The accident happened on April 15 this year but was only published in a recent hospital report. Tokyo Medical University Hospital is an acute care facility that claims to be the only facility in Japan to carry out surgery using robots.

This article originally appeared on News.com.au.

http://nypost.com/2016/11/01/woman-badly-burned-after-farting-during-surgery/

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xx Re: Stuff and Nonsense Unleashed
« Reply #81 on: Nov 1st, 2016, 6:37pm »

on Nov 1st, 2016, 2:02pm, Swamprat wrote:
OK, just in case you think YOU are having a bad day.....




Woman badly burned after farting during surgery


By Ian Horswill, News.com.au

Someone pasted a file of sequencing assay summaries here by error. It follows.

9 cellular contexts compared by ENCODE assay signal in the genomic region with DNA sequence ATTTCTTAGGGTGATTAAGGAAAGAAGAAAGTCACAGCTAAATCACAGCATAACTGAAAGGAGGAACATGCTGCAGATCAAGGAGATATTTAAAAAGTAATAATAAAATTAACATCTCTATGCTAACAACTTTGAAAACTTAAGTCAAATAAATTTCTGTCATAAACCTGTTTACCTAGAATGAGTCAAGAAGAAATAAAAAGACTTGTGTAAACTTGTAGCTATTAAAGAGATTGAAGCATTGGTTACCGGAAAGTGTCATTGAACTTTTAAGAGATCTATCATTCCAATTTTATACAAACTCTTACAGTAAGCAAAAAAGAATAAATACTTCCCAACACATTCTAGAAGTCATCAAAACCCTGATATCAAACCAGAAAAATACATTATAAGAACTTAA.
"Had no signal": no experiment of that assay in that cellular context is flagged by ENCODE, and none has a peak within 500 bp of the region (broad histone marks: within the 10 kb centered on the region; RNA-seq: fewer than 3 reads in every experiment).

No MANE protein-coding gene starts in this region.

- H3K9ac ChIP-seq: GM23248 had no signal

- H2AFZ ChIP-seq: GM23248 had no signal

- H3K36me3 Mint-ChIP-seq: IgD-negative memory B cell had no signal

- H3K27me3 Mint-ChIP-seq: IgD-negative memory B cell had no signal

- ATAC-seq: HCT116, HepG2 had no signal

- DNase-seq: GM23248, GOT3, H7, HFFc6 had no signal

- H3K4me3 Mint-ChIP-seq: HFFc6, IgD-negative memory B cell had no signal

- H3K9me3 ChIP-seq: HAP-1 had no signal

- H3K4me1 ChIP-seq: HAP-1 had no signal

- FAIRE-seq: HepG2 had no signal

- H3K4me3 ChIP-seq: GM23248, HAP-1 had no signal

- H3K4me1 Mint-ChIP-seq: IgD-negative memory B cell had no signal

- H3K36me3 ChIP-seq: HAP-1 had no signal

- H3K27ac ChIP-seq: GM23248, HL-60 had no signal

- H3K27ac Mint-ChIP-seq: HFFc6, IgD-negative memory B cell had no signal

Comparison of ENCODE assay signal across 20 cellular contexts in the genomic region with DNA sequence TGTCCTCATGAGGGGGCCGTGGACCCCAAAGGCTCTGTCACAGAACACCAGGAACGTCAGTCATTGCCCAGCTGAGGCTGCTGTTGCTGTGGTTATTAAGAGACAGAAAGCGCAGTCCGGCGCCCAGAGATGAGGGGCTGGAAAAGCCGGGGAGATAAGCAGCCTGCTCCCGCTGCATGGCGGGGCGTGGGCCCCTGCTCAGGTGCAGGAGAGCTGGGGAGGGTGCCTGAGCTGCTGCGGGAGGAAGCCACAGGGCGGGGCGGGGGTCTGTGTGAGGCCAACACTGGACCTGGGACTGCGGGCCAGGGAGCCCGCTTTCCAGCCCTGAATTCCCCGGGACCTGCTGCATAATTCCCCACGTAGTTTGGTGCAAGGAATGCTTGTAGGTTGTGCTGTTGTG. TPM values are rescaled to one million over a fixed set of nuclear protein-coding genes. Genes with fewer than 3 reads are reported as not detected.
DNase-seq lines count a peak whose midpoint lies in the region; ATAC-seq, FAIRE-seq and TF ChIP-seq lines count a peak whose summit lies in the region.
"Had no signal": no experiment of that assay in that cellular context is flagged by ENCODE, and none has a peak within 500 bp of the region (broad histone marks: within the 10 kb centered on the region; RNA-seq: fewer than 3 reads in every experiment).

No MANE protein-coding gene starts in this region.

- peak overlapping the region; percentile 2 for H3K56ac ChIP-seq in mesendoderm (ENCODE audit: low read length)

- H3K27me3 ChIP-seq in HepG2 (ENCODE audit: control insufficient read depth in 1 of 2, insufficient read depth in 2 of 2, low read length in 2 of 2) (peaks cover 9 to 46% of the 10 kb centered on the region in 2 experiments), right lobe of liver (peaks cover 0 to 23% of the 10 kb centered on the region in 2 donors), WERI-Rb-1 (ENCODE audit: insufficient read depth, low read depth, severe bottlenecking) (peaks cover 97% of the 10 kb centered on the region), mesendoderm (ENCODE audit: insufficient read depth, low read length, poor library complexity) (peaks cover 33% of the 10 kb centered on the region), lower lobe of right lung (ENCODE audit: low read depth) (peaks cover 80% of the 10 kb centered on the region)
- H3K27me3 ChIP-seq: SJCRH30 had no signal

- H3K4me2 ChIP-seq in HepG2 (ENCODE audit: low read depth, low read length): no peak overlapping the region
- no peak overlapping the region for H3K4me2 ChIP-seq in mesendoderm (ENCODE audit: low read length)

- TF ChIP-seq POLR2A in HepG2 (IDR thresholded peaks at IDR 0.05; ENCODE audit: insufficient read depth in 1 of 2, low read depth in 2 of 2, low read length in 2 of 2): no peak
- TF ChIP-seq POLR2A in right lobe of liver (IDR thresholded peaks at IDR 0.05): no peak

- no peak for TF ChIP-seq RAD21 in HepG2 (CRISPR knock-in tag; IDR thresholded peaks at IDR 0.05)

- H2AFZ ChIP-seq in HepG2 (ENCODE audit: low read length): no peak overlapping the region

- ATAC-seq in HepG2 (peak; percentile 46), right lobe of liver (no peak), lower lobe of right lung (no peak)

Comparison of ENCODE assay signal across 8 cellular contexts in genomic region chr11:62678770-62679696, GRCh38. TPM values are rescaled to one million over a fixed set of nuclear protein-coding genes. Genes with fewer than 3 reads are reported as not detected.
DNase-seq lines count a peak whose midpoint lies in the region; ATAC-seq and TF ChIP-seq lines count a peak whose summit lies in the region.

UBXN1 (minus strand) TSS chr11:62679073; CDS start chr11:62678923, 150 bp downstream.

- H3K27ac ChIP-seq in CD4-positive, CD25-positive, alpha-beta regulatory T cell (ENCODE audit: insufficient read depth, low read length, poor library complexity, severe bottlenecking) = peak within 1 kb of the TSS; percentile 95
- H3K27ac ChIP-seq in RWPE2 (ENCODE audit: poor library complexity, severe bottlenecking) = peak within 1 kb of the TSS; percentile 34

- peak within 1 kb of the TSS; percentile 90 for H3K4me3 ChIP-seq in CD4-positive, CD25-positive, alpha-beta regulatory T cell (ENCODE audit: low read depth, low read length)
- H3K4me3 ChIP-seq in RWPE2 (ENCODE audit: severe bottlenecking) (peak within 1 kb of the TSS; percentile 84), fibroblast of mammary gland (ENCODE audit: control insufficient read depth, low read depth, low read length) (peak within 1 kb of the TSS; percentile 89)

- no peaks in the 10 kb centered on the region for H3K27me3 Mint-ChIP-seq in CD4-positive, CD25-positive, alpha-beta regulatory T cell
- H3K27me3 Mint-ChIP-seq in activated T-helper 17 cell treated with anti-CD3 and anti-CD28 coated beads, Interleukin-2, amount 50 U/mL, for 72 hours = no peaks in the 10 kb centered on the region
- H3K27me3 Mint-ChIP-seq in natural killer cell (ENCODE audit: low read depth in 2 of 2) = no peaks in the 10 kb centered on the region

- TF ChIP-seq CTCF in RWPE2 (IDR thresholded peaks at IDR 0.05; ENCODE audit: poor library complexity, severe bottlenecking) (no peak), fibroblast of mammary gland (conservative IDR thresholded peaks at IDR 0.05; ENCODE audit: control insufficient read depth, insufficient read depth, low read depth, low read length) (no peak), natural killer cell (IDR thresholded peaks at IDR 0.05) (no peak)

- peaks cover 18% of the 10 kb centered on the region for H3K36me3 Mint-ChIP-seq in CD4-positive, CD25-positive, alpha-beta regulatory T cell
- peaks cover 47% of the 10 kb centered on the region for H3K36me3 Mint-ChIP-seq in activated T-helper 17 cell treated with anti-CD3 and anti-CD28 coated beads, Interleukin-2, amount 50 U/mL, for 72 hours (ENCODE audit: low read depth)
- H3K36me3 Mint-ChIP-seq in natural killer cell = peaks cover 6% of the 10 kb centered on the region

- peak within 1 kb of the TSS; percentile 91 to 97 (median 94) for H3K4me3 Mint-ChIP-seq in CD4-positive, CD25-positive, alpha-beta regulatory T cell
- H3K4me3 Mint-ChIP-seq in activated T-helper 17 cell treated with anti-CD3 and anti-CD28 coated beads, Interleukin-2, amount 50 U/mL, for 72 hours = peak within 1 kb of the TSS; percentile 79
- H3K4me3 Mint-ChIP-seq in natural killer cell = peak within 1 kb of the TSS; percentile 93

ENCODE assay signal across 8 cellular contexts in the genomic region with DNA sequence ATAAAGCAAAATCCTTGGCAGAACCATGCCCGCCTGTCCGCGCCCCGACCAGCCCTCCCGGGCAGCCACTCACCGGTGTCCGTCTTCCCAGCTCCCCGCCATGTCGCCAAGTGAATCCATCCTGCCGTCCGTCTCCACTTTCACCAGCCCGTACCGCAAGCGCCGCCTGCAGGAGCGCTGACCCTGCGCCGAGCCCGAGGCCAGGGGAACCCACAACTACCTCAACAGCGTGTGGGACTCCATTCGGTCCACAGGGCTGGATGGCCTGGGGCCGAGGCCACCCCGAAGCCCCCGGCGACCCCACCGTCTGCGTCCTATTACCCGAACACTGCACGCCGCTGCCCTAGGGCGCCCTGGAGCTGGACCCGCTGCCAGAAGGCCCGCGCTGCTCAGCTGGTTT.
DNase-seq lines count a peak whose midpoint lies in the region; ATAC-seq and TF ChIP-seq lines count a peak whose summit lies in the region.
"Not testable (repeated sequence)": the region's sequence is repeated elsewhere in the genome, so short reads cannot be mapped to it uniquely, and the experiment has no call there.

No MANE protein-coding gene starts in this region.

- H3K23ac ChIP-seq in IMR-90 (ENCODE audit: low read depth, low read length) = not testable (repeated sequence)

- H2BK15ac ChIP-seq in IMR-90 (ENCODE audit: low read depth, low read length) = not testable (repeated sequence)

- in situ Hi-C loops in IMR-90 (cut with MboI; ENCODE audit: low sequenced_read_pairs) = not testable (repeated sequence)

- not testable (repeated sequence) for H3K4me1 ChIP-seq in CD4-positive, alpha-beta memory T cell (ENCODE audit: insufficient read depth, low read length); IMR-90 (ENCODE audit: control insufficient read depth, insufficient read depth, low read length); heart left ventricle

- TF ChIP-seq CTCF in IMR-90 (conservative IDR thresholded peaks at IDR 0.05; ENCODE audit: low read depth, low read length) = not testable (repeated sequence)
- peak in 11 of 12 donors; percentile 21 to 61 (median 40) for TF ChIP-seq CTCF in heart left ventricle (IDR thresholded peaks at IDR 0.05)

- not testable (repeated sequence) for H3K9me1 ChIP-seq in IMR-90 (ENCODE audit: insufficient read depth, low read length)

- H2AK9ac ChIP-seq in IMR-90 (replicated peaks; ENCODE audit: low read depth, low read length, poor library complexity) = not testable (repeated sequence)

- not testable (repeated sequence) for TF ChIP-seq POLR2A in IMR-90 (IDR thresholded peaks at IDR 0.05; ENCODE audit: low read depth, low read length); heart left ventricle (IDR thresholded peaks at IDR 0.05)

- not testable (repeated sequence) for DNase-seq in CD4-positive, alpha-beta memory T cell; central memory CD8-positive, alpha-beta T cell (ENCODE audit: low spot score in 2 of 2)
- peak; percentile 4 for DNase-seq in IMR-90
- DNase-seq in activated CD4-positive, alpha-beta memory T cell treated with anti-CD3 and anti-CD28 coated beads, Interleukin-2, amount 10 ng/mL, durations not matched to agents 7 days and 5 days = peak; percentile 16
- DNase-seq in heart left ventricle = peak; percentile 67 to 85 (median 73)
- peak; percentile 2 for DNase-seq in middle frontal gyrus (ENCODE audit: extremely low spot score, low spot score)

November 1, 2016

A patient who passed gas during an operation was badly burned when the fart ignited a laser being used in the surgery, a hospital report states.

The unnamed woman, in her 30s, was undergoing surgery at Tokyo Medical University Hospital which involved a laser being applied to her cervix.

As the surgery was being carried out in the Shinjuku Ward, she broke wind — sparking the fire, Japanese newspaper the Asahi Shimbun reports.

She was left screaming in agony after the fire burned most of her body, waist and legs, according to a report by external experts into the incident, which was released on Oct. 28.

The committee stated in the report that no flammable materials were in the operating room during the surgery and that equipment was functioning normally.

“When the patient’s intestinal gas leaked into the space of the operation (room), it ignited with the irradiation of the laser, and the burning spread, eventually reaching the surgical drape and causing the fire,” the report stated.